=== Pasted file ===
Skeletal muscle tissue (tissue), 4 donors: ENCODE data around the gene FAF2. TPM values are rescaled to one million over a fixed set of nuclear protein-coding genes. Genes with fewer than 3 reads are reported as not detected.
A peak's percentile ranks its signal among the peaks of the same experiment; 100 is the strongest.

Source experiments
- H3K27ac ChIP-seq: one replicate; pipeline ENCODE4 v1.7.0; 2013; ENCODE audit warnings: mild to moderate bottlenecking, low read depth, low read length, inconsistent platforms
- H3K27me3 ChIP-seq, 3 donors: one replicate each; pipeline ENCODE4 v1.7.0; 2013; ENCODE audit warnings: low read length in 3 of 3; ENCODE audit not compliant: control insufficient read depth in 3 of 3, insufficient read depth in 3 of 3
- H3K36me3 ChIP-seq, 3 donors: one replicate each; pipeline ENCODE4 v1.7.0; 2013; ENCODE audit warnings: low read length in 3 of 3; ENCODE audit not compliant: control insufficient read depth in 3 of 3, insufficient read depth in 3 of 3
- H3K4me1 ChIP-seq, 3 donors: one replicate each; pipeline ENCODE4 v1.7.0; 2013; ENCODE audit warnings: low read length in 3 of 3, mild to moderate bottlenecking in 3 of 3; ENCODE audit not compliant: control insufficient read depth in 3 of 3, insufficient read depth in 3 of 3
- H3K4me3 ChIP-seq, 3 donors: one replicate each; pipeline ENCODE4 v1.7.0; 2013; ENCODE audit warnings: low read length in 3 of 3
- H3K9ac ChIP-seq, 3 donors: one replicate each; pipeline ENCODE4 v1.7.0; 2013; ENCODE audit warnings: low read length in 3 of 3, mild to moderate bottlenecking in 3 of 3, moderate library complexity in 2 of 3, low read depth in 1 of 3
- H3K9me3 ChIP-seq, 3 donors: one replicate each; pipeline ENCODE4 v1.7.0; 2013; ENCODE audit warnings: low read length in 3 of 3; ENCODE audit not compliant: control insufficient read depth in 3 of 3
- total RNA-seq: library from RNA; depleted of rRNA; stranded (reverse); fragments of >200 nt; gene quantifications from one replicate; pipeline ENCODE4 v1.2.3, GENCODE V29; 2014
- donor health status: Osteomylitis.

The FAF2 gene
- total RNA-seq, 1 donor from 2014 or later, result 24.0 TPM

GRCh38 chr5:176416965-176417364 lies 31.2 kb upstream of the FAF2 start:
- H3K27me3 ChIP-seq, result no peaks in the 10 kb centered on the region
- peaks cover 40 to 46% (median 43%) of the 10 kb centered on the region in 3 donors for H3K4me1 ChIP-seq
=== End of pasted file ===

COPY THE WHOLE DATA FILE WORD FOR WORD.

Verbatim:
Skeletal muscle tissue (tissue), 4 donors: ENCODE data around the gene FAF2. TPM values are rescaled to one million over a fixed set of nuclear protein-coding genes. Genes with fewer than 3 reads are reported as not detected.
A peak's percentile ranks its signal among the peaks of the same experiment; 100 is the strongest.

Source experiments
- H3K27ac ChIP-seq: one replicate; pipeline ENCODE4 v1.7.0; 2013; ENCODE audit warnings: mild to moderate bottlenecking, low read depth, low read length, inconsistent platforms
- H3K27me3 ChIP-seq, 3 donors: one replicate each; pipeline ENCODE4 v1.7.0; 2013; ENCODE audit warnings: low read length in 3 of 3; ENCODE audit not compliant: control insufficient read depth in 3 of 3, insufficient read depth in 3 of 3
- H3K36me3 ChIP-seq, 3 donors: one replicate each; pipeline ENCODE4 v1.7.0; 2013; ENCODE audit warnings: low read length in 3 of 3; ENCODE audit not compliant: control insufficient read depth in 3 of 3, insufficient read depth in 3 of 3
- H3K4me1 ChIP-seq, 3 donors: one replicate each; pipeline ENCODE4 v1.7.0; 2013; ENCODE audit warnings: low read length in 3 of 3, mild to moderate bottlenecking in 3 of 3; ENCODE audit not compliant: control insufficient read depth in 3 of 3, insufficient read depth in 3 of 3
- H3K4me3 ChIP-seq, 3 donors: one replicate each; pipeline ENCODE4 v1.7.0; 2013; ENCODE audit warnings: low read length in 3 of 3
- H3K9ac ChIP-seq, 3 donors: one replicate each; pipeline ENCODE4 v1.7.0; 2013; ENCODE audit warnings: low read length in 3 of 3, mild to moderate bottlenecking in 3 of 3, moderate library complexity in 2 of 3, low read depth in 1 of 3
- H3K9me3 ChIP-seq, 3 donors: one replicate each; pipeline ENCODE4 v1.7.0; 2013; ENCODE audit warnings: low read length in 3 of 3; ENCODE audit not compliant: control insufficient read depth in 3 of 3
- total RNA-seq: library from RNA; depleted of rRNA; stranded (reverse); fragments of >200 nt; gene quantifications from one replicate; pipeline ENCODE4 v1.2.3, GENCODE V29; 2014
- donor health status: Osteomylitis.

The FAF2 gene
- total RNA-seq, 1 donor from 2014 or later, result 24.0 TPM

GRCh38 chr5:176416965-176417364 lies 31.2 kb upstream of the FAF2 start:
- H3K27me3 ChIP-seq, result no peaks in the 10 kb centered on the region
- peaks cover 40 to 46% (median 43%) of the 10 kb centered on the region in 3 donors for H3K4me1 ChIP-seq